7 Ways Yogis Can Practice Loving-Kindness in Response to COVID-19

Last updated: 03-22-2020

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7 Ways Yogis Can Practice Loving-Kindness in Response to COVID-19

Now is the time to put your yoga into action—taking only what you need, helping those who are more vulnerable, and keeping up self-care so that you can contribute to collective health. Here, a few ideas to get you started.

The rapid spread of COVID-19 across the globe is causing a major state of overwhelm. Among many, a shared sense of powerlessness and fear persists as countries close their borders and business slows to a trickle, forcing many into unexpected unemployment.

Although it’s easy to panic during this challenging time, it is just as easy to practice compassion and respect for your neighbors, while also saving space for self-care. Here, seven ways to put metta (loving kindness) and ahimsa (non-violence) into action.

Opportunities for human interaction during mandatory quarantines and self-imposed isolation are at an all-time high. Thanks to digital technology, this opens the door for us to heal as a community in inventive ways. At-home workouts, yoga and meditation practices, and virtual therapy sessions and support groups are keeping us connected with our own mind-body health, while continuing to support the livelihood of those economically impacted by COVID-19.

Consider supporting your favorite yoga teacher who has a special online offering (and if they are broadcasting free classes, consider sending a donation via PayPal or Venmo), or stock up on gift cards from your favorite yoga studio to redeem when you’re able to return to physical classes. GoFundMe noted an increase of fundraisers launched by small businesses, such as Philadelphia's S34 yoga studio, Chicago’s Mindful Yoga, and Southern Arizona’s Centerline Movement, which to support their instructors.

2. Donate Money to Organizations That are Supporting Those Most Impacted by COVID-19, Like Your Local Food Bank

The most impacted groups of people are our most vulnerable populations: the elderly, disabled, homeless, and folks from low-income communities. As correspondent John Eligon mentioned in an article in the NY times “social factors like a lack of insurance, healthy food options and recreational opportunities exacerbate the vulnerabilities of already resource-strapped communities.” Residents in low-income communities, for example, are challenged with food deserts and a lack of access to healthy food options in their neighborhoods, especialliy now. Consider donating to organizations such asMeals On Wheels that delivers food to seniors,No Kid Hungry that is working to feed children who rely on school meals, andGlobal Givingwhich is providing food and health care to those most affected by COVID-19.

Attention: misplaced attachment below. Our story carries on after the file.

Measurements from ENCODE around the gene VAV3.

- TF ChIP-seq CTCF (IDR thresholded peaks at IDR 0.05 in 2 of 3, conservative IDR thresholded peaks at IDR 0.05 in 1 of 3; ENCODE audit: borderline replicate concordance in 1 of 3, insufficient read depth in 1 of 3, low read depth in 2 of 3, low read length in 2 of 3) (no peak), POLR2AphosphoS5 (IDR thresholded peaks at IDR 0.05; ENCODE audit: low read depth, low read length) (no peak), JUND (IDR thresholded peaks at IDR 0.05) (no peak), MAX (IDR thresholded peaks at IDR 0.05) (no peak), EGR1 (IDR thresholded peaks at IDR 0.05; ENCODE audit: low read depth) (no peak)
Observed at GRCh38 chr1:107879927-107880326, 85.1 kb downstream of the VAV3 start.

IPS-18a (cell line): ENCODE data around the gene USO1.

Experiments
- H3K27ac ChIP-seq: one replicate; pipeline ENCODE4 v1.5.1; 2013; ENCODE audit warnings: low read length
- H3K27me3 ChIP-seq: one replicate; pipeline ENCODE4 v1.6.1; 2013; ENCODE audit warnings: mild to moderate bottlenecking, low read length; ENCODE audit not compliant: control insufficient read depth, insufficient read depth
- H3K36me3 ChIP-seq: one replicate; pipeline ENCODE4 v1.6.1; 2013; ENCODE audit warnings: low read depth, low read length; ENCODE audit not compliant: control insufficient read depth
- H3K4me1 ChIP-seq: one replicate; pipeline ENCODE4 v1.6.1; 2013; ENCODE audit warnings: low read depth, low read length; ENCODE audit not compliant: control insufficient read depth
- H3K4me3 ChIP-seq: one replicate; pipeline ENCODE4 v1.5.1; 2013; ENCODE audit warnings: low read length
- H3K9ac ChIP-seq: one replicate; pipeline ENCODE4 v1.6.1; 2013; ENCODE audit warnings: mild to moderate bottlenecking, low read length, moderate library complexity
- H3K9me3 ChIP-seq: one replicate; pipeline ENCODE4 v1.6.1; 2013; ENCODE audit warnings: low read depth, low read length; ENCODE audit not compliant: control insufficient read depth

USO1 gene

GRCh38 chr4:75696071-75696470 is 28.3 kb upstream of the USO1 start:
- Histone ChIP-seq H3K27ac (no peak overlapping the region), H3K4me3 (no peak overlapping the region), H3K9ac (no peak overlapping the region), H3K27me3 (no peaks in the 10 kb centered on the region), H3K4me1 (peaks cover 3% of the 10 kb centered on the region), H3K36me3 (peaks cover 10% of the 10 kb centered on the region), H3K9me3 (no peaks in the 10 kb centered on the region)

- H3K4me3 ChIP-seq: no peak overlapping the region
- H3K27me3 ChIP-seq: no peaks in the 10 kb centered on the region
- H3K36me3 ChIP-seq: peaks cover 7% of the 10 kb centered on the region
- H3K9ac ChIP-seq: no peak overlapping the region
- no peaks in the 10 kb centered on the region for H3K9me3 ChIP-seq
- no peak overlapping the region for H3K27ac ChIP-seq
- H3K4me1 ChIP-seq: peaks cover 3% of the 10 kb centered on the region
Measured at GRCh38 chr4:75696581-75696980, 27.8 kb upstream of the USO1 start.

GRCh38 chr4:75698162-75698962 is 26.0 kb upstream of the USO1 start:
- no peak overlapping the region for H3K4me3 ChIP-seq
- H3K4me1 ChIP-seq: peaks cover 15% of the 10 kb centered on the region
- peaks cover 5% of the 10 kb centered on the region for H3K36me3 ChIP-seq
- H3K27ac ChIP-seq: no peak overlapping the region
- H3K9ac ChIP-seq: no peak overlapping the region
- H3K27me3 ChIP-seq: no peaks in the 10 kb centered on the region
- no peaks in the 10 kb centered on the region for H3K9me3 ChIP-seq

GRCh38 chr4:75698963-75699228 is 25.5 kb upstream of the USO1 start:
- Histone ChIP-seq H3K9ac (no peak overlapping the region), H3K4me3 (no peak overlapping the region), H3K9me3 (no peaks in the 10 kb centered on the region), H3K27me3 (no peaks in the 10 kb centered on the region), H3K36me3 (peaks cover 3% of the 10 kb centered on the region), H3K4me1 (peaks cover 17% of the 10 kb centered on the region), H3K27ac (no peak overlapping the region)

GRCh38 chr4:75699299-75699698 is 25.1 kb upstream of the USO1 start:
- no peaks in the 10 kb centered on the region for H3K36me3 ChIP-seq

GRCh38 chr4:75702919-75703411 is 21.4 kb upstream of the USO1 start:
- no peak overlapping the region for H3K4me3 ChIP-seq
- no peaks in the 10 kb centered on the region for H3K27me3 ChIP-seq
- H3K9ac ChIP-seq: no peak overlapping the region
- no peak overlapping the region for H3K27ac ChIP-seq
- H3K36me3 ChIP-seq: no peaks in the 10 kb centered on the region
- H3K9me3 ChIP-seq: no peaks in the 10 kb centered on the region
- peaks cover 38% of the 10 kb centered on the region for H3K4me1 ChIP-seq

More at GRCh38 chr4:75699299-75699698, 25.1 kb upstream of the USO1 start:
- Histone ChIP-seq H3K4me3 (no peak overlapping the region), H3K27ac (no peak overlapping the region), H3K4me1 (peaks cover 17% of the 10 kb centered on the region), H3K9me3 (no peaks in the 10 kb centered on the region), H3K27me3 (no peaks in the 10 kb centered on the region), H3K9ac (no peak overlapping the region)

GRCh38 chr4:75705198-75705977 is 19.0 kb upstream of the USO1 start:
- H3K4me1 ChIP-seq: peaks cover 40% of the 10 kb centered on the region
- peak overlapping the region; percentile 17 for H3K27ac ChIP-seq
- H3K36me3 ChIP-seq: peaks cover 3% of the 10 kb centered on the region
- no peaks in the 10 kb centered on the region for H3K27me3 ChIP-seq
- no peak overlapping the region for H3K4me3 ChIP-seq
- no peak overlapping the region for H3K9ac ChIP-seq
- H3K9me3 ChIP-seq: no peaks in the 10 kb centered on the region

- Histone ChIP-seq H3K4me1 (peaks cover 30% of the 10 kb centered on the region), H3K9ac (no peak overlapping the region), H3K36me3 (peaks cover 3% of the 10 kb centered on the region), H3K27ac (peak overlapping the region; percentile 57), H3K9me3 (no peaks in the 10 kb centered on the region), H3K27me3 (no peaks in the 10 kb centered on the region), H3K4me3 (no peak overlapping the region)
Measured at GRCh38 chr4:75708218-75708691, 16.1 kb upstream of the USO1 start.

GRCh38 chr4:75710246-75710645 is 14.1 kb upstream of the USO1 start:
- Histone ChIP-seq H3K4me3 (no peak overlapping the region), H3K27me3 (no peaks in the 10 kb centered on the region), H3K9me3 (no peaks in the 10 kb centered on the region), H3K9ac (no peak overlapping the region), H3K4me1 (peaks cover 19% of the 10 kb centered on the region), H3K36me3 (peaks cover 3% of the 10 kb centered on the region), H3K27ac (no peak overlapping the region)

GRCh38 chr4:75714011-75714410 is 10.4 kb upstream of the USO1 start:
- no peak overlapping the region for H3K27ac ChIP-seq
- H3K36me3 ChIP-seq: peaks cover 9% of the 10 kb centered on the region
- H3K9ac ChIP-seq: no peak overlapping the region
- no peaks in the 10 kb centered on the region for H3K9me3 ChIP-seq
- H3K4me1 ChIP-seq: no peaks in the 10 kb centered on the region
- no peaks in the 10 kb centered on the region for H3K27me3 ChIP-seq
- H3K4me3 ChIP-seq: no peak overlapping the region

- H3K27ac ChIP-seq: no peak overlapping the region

3. Support With Errands for People at Most Risk

If you are less at-risk and have the capacity, extend support to someone who is more vulnerable. Set up a meal train or create a working Google Doc with neighbors to provide food and supplies for those who are afraid or unable to leave their homes.

4. Only Take What You Need

If you plan on stocking up on goods—take only what you need. Stores around the country are experiencing shortages of essential goods because of mass hoarding. This is a time to practice yoga off the mat through aparigraha, or non-gripping. As teacher Rina Deshpande explains, aparigraha is “ a chance for us to think about what’s necessary. When we’re in alignment, we can feel and sense what’s important for us to keep, and what’s important for us to let fall away.”

Something as simple as reframing how you discuss COVID-19 with others can be incredibly helpful. If COVID-19 hasn’t largely impacted your life outside of postponing social outings, be mindful of how you’re sharing information online and how you’re communicating to others. For vulnerable populations, their fears are valid and as yogis we should hold space for their concerns to come through rather than dismissing them as “mass hysteria.” As body positive yogi and somatic therapist Rachel Otis shared in a video posted to Instagram “even if you don’t have chronic illness, your anxiety, your fear is valid. Also, cultivating compassion for others with more risk is valid. It’s all valid.”

Being unable to connect with our loved ones and community in real time can feel incredibly isolating, with studies suggesting long-term isolation is equivalent to health risks such as smoking 15 cigarettes a day or a substance abuse disorder. Now is a great time to reconnect and catch up with your loved ones. Social distancing doesn’t mean you need to be cooped up alone—get creative! Virtual happy hours, tarot card readings, and

7. Take Care of Yourself

Most importantly—take care of yourself! Use this time to catch up on some much needed rest. Find some restorative practices to try out at home, pour life and energy into your creative projects, create some healing tonics to boost your immune system and reconnect to your breath. Our personal wellness is crucial now more than ever for the collective well-being of us all. 


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